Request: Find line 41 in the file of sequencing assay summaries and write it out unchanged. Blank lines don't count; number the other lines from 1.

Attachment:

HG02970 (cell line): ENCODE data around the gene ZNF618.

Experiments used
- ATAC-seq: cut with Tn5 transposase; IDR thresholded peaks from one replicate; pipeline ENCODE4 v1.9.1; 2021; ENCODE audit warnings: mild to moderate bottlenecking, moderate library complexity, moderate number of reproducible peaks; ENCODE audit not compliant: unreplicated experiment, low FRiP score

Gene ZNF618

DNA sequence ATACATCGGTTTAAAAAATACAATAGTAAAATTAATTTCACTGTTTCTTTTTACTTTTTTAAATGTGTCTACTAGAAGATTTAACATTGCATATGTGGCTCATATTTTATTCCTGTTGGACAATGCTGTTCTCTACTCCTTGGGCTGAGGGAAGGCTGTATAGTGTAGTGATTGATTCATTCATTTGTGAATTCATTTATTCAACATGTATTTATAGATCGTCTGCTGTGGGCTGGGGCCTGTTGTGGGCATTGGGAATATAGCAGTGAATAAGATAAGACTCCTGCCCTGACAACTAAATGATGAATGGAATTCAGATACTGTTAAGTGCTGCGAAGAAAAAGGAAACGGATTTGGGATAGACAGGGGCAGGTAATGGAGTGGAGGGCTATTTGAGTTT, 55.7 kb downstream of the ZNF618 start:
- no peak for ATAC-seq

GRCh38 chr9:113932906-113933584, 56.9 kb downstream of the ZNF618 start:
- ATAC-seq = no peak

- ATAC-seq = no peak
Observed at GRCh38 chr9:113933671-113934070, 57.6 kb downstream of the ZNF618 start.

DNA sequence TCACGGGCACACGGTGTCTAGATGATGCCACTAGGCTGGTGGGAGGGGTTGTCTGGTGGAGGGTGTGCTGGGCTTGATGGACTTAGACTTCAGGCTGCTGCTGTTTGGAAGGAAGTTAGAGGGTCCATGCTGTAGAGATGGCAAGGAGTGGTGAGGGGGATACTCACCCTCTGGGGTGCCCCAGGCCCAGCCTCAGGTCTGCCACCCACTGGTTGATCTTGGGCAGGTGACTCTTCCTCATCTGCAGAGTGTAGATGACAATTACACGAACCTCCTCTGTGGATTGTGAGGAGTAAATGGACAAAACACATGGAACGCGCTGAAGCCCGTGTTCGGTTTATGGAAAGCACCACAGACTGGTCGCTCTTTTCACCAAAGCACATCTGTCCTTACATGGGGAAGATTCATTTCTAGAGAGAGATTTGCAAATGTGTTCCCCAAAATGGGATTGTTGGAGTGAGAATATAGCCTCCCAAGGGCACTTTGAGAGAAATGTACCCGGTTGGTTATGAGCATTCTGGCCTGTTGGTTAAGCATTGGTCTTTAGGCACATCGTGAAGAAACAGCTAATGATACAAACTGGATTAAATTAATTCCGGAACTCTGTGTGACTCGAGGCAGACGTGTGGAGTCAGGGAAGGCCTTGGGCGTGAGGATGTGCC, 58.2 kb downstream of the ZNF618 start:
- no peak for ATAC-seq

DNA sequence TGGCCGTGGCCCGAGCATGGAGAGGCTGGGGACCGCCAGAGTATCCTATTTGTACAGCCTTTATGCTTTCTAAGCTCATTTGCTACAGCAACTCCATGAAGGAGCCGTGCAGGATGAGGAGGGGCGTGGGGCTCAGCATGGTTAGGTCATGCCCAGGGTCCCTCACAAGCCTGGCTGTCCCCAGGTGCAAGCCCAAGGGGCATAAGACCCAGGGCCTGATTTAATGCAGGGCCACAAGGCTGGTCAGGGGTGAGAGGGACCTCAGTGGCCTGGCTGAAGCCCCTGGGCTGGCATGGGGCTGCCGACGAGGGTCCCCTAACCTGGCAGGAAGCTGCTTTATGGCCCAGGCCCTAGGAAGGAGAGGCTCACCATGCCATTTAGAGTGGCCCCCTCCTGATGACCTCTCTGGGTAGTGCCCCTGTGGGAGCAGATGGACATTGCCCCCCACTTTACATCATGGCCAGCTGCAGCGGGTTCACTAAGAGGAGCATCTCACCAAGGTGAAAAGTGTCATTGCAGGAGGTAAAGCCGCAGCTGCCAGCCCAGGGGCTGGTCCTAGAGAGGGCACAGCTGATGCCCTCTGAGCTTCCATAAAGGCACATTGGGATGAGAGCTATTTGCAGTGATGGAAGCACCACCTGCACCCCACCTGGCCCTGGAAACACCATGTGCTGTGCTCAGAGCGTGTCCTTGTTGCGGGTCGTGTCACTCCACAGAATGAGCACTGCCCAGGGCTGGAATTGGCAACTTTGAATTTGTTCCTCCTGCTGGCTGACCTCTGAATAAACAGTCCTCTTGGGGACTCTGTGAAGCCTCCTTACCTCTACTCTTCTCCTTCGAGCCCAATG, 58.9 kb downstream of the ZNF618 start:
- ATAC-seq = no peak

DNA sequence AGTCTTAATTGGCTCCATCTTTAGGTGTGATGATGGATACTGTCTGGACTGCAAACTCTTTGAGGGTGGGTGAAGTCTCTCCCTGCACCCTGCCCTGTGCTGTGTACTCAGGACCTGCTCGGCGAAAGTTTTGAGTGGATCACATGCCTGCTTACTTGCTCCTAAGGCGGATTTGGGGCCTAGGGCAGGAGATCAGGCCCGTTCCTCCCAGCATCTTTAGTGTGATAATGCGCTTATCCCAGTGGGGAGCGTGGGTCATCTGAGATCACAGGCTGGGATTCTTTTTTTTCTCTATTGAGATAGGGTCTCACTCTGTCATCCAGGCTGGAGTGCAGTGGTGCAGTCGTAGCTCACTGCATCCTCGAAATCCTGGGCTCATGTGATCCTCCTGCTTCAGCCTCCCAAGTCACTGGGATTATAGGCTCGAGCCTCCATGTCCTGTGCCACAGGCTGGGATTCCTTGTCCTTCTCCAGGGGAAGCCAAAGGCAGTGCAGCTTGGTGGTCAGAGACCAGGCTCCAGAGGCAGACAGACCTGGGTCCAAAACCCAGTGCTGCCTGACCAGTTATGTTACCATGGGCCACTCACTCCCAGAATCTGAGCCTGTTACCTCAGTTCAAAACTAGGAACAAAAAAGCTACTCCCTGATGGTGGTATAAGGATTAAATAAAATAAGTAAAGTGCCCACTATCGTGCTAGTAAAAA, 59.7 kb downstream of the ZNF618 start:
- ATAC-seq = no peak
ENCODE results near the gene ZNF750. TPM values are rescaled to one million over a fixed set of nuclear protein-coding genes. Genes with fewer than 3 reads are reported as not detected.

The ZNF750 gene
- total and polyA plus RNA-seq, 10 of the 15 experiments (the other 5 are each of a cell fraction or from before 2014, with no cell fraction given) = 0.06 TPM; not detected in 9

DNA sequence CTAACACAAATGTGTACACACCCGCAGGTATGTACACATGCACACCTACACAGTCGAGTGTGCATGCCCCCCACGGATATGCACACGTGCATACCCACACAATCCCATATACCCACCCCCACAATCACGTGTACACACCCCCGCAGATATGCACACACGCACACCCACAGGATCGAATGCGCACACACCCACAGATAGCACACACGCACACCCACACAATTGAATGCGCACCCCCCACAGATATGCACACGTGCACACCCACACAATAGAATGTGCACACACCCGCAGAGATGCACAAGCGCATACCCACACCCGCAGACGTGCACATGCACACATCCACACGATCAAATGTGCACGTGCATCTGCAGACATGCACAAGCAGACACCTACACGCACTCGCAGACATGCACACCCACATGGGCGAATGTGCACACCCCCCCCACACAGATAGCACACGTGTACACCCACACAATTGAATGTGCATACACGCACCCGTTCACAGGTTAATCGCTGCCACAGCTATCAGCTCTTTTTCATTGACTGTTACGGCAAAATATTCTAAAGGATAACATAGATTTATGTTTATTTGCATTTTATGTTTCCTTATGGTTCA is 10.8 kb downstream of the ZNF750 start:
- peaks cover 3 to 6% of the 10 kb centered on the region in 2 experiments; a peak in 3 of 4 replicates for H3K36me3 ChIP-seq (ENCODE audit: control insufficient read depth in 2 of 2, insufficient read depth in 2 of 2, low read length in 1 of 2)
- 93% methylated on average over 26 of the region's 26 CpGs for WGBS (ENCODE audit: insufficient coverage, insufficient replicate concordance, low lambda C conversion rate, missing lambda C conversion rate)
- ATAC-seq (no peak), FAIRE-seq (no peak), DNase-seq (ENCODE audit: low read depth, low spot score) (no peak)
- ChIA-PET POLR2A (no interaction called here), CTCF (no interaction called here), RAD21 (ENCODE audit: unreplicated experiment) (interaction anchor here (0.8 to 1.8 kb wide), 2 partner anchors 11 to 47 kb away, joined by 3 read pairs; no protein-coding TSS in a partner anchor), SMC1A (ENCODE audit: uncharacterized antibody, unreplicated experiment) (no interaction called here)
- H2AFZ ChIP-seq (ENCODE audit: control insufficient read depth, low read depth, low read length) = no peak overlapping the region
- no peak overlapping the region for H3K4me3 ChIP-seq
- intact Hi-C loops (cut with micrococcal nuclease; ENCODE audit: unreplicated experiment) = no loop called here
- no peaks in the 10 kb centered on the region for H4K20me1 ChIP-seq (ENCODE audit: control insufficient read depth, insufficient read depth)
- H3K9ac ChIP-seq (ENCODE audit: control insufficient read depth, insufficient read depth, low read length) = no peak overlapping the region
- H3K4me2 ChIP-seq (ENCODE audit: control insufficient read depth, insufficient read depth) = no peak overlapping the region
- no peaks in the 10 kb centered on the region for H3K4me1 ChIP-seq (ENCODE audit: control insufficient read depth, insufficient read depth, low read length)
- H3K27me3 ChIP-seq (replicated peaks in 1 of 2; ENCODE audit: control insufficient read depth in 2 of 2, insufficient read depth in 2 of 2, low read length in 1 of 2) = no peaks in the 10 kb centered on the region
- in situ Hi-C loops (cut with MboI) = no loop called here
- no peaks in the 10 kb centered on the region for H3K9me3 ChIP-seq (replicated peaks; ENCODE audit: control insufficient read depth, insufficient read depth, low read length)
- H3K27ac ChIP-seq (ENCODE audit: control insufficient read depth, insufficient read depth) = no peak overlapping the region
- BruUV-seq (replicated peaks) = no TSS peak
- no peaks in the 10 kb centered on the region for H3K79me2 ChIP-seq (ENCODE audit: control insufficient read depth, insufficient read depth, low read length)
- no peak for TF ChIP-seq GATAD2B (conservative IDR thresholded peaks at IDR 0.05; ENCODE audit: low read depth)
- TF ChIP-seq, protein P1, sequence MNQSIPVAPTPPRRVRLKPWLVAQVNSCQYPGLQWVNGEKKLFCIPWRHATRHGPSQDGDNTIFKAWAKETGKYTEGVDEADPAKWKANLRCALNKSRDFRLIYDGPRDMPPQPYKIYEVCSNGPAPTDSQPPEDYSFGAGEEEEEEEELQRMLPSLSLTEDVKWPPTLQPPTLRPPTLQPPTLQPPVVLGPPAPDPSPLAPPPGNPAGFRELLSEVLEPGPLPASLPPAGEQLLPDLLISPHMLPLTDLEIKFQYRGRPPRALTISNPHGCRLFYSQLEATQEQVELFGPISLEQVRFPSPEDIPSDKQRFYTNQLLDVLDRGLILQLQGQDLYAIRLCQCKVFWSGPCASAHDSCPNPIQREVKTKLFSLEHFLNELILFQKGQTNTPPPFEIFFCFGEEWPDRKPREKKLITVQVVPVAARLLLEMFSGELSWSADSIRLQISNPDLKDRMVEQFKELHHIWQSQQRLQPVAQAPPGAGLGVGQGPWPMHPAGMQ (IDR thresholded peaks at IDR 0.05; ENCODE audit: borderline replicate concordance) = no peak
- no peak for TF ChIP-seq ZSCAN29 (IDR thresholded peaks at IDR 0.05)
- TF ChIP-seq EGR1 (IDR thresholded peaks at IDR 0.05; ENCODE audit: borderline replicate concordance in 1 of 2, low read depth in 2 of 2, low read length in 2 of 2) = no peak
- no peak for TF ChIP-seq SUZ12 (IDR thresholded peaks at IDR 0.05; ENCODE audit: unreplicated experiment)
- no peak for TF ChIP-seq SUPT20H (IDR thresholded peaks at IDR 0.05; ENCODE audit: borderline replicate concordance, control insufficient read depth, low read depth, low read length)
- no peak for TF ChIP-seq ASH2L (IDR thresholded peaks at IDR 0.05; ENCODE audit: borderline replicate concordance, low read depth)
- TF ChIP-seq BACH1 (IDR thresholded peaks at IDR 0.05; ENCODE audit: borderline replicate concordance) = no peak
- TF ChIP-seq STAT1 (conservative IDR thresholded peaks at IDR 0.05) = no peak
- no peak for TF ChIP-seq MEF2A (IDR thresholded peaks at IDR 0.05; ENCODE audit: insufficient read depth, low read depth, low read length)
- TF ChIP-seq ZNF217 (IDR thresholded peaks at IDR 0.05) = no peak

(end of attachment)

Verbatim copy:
- TF ChIP-seq EGR1 (IDR thresholded peaks at IDR 0.05; ENCODE audit: borderline replicate concordance in 1 of 2, low read depth in 2 of 2, low read length in 2 of 2) = no peak